Key practice: Where swede midge is a concern, seed as early as possible. Where swede midge can cause significant losses, consider B. juncea or S. alba varieties over B. napus.
Project title, Lead researcher: “Assessing the impact of swede midge on canola production in the Prairies and Ontario,” 2005-08, Rebecca Hallett, University of Guelph
Swede midge were found in three fields in Saskatchewan for the first time in 2007 and eco-climatic modeling indicates that most of Canada is suitable for establishment. Although researchers expect the insect will become a regular pest of canola in the Prairie provinces, they do not expect the populations to reach the high levels found in Ontario.
Rebecca Hallett, researcher with the University of Guelph’s School of Environmental Science, led a three-year project beginning in 2005 to provide canola producers with information about the distribution and impact of swede midge and appropriate management practices.
Researchers mapped areas where conditions favoured population establishment and development and chose areas with the highest risk of initial swede midge invasion. These results identified nine locations to be surveyed across Alberta, Saskatchewan and Manitoba using pheromone traps in canola fields and cole crops.
In a 2007 survey conducted by the Canadian Food Inspection Agency, a total of 11 swede midges were found on different dates on traps in three Saskatchewan fields. However, no larvae were found in the soil cores collected from those three fields, nor from three nearby fields.
In the third year of this study, the relationship between swede midge damage, insecticide treatments and canola varieties was explored at sites in Elora and Arkell, ON. These tests included 20 canola varieties, seeded in mid-late May, with alternating applications of Assail and Matador applied at weekly intervals from June 1 to August 17.
Across these variety tests, damage was higher among B. napus canola varieties than among B. juncea and S. alba varieties. AC Pennant, AC Sunbeam, Arid and Ochre had the lowest ratings for swede midge damage to the primary raceme and InVigor 5030, InVigor 5020, AP7978RR and OAC Senator had the highest. Among B. napus varieties, OAC Senator, Hyola 401, Arkell, Hyola 357RR and 45H21 had significantly lower primary raceme damage ratings than AP7978RR, InVigor 5030 and InVigor 5020.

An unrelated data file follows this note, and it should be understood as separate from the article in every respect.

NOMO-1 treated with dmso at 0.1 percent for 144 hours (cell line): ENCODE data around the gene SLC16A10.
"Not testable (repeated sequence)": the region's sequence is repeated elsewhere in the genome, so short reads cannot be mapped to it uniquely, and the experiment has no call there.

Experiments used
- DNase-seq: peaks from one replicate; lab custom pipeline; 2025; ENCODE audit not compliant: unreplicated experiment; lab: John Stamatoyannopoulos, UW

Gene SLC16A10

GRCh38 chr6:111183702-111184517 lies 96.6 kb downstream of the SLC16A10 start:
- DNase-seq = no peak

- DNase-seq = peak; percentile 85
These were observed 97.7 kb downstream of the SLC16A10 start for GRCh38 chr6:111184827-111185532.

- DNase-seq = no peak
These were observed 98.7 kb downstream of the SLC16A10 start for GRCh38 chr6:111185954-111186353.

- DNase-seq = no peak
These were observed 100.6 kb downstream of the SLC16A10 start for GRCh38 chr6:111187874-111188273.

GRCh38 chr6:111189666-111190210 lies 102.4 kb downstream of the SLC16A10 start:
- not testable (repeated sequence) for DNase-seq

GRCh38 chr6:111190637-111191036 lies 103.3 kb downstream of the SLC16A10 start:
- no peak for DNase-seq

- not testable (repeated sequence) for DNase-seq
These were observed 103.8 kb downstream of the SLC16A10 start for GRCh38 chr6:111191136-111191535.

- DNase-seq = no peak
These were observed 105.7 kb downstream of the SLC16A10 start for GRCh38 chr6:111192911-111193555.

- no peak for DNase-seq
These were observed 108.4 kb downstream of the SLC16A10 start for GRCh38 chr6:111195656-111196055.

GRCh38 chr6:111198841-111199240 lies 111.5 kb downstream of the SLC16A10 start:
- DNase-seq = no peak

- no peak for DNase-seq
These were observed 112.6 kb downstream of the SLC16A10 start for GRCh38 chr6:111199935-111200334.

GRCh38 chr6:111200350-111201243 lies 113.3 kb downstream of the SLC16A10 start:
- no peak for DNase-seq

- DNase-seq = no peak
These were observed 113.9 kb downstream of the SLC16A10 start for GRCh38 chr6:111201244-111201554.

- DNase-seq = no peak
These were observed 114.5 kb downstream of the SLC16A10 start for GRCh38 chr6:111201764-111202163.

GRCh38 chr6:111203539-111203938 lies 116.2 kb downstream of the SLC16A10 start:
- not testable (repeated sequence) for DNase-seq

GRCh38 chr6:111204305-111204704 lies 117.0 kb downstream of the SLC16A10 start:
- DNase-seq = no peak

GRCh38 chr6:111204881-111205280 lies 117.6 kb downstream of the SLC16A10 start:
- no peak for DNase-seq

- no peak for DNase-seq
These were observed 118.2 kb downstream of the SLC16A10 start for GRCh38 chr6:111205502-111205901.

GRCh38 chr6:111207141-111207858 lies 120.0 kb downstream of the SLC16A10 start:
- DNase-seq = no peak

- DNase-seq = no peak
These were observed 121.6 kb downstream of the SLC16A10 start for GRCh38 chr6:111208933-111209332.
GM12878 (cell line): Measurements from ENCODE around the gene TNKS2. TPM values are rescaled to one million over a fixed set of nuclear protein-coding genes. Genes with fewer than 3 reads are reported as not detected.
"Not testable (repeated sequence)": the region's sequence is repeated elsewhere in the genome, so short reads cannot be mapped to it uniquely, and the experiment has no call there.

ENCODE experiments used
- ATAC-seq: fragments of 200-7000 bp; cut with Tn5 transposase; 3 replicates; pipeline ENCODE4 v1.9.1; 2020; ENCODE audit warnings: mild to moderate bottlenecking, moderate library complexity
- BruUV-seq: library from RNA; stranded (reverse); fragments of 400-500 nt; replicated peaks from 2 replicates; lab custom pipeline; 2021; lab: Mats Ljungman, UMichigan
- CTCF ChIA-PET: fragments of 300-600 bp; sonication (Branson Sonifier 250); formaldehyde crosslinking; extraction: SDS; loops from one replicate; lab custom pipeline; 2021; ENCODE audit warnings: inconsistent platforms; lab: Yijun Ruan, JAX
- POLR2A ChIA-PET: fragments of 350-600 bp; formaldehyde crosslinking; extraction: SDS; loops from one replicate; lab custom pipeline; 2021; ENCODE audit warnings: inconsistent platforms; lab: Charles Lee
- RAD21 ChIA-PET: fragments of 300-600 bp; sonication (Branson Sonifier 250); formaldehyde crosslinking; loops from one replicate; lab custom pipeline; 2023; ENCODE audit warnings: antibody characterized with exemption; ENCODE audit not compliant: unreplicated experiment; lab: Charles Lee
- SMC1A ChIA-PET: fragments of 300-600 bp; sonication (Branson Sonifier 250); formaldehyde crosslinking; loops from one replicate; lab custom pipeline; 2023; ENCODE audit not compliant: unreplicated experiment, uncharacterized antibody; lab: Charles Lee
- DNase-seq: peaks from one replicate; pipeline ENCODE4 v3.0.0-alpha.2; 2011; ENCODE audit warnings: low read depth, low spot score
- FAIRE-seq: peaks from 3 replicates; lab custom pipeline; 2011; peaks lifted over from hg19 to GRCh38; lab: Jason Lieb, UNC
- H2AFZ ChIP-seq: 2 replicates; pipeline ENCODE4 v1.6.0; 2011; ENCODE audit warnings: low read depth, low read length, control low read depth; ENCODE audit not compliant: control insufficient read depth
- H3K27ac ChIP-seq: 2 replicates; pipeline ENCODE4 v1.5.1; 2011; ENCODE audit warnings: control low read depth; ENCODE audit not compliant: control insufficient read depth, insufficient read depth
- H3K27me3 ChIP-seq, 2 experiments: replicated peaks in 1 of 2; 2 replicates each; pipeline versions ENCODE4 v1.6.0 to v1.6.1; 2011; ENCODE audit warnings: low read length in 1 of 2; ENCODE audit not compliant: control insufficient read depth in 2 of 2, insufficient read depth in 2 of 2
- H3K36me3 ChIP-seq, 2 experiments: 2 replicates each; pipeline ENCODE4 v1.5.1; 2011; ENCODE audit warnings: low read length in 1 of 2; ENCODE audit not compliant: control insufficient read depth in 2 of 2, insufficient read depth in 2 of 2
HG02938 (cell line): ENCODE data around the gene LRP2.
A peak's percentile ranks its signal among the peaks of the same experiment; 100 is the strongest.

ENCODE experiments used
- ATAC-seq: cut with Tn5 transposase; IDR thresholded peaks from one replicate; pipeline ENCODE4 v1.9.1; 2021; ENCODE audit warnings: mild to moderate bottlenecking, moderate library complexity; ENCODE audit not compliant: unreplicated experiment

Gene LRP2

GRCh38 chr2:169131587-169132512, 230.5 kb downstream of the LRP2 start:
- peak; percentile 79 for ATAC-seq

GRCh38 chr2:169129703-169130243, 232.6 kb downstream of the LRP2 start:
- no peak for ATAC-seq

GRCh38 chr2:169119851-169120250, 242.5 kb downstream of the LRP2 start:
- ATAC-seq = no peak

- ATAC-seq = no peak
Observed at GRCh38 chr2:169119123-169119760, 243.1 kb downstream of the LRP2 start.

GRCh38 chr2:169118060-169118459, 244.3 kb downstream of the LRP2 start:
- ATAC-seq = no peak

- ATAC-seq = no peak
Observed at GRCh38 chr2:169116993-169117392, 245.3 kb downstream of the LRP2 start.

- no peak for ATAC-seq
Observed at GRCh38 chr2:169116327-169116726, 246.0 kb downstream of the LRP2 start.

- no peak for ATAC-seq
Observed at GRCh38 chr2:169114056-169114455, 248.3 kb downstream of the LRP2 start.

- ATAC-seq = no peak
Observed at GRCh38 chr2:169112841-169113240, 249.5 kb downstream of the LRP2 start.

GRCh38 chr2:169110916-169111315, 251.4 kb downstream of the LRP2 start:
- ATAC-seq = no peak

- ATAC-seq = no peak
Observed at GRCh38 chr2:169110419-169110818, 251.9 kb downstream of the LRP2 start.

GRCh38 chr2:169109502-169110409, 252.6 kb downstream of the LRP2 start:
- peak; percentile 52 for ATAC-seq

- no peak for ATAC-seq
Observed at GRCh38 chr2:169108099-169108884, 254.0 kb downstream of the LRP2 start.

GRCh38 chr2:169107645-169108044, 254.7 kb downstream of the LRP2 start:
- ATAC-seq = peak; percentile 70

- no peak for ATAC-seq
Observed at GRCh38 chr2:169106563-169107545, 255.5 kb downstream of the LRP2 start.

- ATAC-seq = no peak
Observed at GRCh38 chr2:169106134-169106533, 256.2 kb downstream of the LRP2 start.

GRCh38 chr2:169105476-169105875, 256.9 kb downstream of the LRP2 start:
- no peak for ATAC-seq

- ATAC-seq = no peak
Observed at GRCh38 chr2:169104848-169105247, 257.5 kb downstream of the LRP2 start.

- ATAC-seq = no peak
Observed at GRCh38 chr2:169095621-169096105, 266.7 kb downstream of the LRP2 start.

In terms of insecticide timings, plants treated at the first bud stage at Elora had less damage. However, there were no significant differences between treatment dates at the Arkell site.
Hallett is also heading up a study titled “Development of Pest Management Decision-making Protocols for the Swede Midge in Canola,” currently in its third year. Findings to date have resulted in revisions to the swede midge management recommendations for 2015 and adoption by canola growers and advisors of pheromone-based swede midge monitoring. Further details can be found on the Ontario Canola Growers’ website.
These tools improve the ability to time insecticide applications appropriately to protect canola in the early and late vegetative stages (2.1 to 2.5) when it is most vulnerable. Insecticide application at the secondary bud stage is no longer recommended.
Agronomy recommendations based on this study:
- Planting early can ensure your crop is past the susceptible stage by the time the pest emerges.
- Intensive monitoring and consultation is required to identify populations and accurately time spraying within the insect’s one- to five-day lifespan.
- Use pheromone traps to determine swede midge presence. Samples can be sent to AAFC Saskatoon for identification.
- Damage from swede midge is less prevalent in B.juncea and S. alba varieties than in B. napus.
- Swede midge causes occasional isolated economic crop losses, but no economic threshold has been established.